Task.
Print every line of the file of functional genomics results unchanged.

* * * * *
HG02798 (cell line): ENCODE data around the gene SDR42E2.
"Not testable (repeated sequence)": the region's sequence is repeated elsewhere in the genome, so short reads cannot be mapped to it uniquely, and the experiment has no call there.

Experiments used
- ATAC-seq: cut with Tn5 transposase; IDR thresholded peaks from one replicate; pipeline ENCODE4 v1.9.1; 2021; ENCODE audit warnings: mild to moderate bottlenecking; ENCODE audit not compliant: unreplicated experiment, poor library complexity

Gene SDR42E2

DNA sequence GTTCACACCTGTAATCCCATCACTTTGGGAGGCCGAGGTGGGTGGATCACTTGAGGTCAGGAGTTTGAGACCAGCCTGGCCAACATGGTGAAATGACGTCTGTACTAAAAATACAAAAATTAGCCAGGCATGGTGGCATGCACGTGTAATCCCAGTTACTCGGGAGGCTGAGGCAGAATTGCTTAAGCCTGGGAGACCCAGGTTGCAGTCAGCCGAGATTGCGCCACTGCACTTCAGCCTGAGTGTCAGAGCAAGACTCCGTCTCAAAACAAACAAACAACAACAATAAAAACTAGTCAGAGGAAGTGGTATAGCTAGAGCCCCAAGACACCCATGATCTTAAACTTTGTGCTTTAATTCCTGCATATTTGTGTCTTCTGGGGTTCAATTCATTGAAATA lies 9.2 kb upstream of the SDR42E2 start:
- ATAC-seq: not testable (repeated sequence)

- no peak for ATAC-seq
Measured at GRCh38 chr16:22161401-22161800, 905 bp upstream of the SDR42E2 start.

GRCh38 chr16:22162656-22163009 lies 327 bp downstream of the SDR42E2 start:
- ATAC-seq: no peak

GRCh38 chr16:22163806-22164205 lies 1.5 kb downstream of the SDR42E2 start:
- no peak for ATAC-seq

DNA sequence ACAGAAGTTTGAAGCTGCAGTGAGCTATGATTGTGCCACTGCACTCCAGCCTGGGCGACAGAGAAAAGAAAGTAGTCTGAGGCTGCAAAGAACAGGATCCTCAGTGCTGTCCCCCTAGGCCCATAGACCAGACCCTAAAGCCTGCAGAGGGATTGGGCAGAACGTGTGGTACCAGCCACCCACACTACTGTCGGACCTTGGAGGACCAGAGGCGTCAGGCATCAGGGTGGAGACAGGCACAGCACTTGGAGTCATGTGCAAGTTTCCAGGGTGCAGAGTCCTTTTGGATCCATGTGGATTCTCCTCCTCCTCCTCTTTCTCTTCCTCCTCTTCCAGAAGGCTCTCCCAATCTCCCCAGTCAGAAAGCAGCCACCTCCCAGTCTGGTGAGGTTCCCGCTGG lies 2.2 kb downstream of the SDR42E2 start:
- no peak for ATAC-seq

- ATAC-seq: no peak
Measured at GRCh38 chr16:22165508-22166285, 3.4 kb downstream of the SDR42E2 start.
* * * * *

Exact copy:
HG02798 (cell line): ENCODE data around the gene SDR42E2.
"Not testable (repeated sequence)": the region's sequence is repeated elsewhere in the genome, so short reads cannot be mapped to it uniquely, and the experiment has no call there.

Experiments used
- ATAC-seq: cut with Tn5 transposase; IDR thresholded peaks from one replicate; pipeline ENCODE4 v1.9.1; 2021; ENCODE audit warnings: mild to moderate bottlenecking; ENCODE audit not compliant: unreplicated experiment, poor library complexity

Gene SDR42E2

DNA sequence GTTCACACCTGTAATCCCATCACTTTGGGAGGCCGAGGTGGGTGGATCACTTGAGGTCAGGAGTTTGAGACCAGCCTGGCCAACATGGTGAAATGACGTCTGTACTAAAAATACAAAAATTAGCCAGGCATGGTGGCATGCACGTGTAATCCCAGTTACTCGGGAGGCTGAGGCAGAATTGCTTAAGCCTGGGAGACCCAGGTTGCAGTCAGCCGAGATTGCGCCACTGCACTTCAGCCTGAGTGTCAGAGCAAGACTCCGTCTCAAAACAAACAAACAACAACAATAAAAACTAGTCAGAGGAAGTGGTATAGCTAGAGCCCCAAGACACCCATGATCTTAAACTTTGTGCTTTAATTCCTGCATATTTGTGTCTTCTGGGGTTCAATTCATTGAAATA lies 9.2 kb upstream of the SDR42E2 start:
- ATAC-seq: not testable (repeated sequence)

- no peak for ATAC-seq
Measured at GRCh38 chr16:22161401-22161800, 905 bp upstream of the SDR42E2 start.

GRCh38 chr16:22162656-22163009 lies 327 bp downstream of the SDR42E2 start:
- ATAC-seq: no peak

GRCh38 chr16:22163806-22164205 lies 1.5 kb downstream of the SDR42E2 start:
- no peak for ATAC-seq

DNA sequence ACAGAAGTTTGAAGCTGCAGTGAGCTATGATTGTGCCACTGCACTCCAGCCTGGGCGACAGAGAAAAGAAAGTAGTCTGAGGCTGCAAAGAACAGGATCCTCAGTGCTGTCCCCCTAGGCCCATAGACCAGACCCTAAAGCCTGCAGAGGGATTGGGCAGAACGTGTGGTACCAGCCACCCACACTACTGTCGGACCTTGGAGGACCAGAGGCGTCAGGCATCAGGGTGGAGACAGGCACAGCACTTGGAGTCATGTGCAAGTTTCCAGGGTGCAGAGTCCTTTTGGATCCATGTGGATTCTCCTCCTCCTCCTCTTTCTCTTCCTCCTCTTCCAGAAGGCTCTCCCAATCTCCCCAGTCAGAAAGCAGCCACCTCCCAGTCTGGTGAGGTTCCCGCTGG lies 2.2 kb downstream of the SDR42E2 start:
- no peak for ATAC-seq

- ATAC-seq: no peak
Measured at GRCh38 chr16:22165508-22166285, 3.4 kb downstream of the SDR42E2 start.